In the Know: What is a Syllabus?

In college, syllabi are very important tools for professors to communicate their expectations to students.  It is your responsibility as a student to carefully review the syllabus and ask your instructor questions if you do not understand something.

A syllabus is a document that outlines how a course is structured.  A well-developed syllabus contains all of the information a student needs to understand what being a member of the class entails.  This usually includes:

  • Instructor’s policies on attendance and grading
  • Course number and description
  • Required textbooks and other materials
  • Weekly schedule listing due dates for assignments and tests
  • Instructor’s name, email address, office location, and office hours

Some instructors distribute a paper copy of the syllabus during the first week of class, while others email it to the class or post it online. If you do not receive a syllabus, be sure to ask for one.



Walk-in hours

During the first week of classes, the University Studies Program provides walk-in hours for students from 9:30 am—3:30 pm, Monday through Friday. UST students and students in transition are seen on a first-come, first-served basis by an available advisor at 148-150 South College Ave.

Beginning September 8, students may make a 30 minute appointment using the online scheduler.

Three Habits of Successful Students:

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  1. Be proactive. They ask questions, tell someone (teacher, RA, advisor, peer mentor) if they notice a problem developing, and accept help if they need assistance.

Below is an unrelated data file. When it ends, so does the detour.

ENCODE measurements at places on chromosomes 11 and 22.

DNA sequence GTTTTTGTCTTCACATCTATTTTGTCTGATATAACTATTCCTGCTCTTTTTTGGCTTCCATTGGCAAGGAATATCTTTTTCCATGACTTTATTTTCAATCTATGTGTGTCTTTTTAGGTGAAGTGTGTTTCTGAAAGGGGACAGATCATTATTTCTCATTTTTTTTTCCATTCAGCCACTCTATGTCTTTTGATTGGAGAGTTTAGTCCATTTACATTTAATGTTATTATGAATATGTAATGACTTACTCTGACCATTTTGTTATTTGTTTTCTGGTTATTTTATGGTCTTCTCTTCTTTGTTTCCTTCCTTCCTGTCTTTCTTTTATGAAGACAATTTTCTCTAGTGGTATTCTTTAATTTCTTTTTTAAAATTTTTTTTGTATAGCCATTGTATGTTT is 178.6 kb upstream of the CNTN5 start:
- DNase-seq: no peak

2. Be informed. They read course syllabi carefully and they regularly check e-mail and Sakai or Canvas for announcements.
  3. Be organized. They write things down in a planner and review it      frequently. They keep class materials together in a binder that is easily accessible.

Registration Tips

For some new college students, course selection and registration is a positive experience. After having limited choices in high school, you left your NSO appointment feeling excited by the opportunity to take a class in a subject you’ve never been exposed to, relieved to be able to complete your first semester without being stressed about a math class, and grateful that you could develop a schedule that is consistent with your preferred sleep habits.

Other students left NSO feeling overwhelmed by the wide range of classes available, disappointed that you have to still take courses in general education subjects even though you are in college, or anxious about being placed in an evening lab section.

Although there are some limits on how much choice you have in course selection, students do have the option of making changes to their schedules through Tuesday, September 13 when the free drop/add period ends. If you drop a class after this date, you will be charged a processing fee and a “W” will appear on your transcript.

Advisors strongly recommend that you make any changes to your schedule by the end of the first week of classes. If you add a class after that, you may have difficulty catching up in the course, which could continue to affect your performance throughout the entire semester.


Academic Orientation

All new students are required to attend an academic orientation on Monday, August 29. This is an opportunity for you to meet your academic advisor and learn about navigating the UD campus.


Time Academic Advisor Academic Orientation
10-11 Margie Kiter Edwards – Honors Students only 107 Sharp
11-12 Adrian McCleary 004 Kirkbride
11-12 Sharon Grayson 131 Sharp
11-12 Kathryn Goldman 007 Willard
11-12 Michael McClay 123 Memorial
11-12 Lysbet Murray 217 Gore
11-12 Courtney McGinnis 100 Kirkbride
11-12 Margie Kiter Edwards 130 Sharp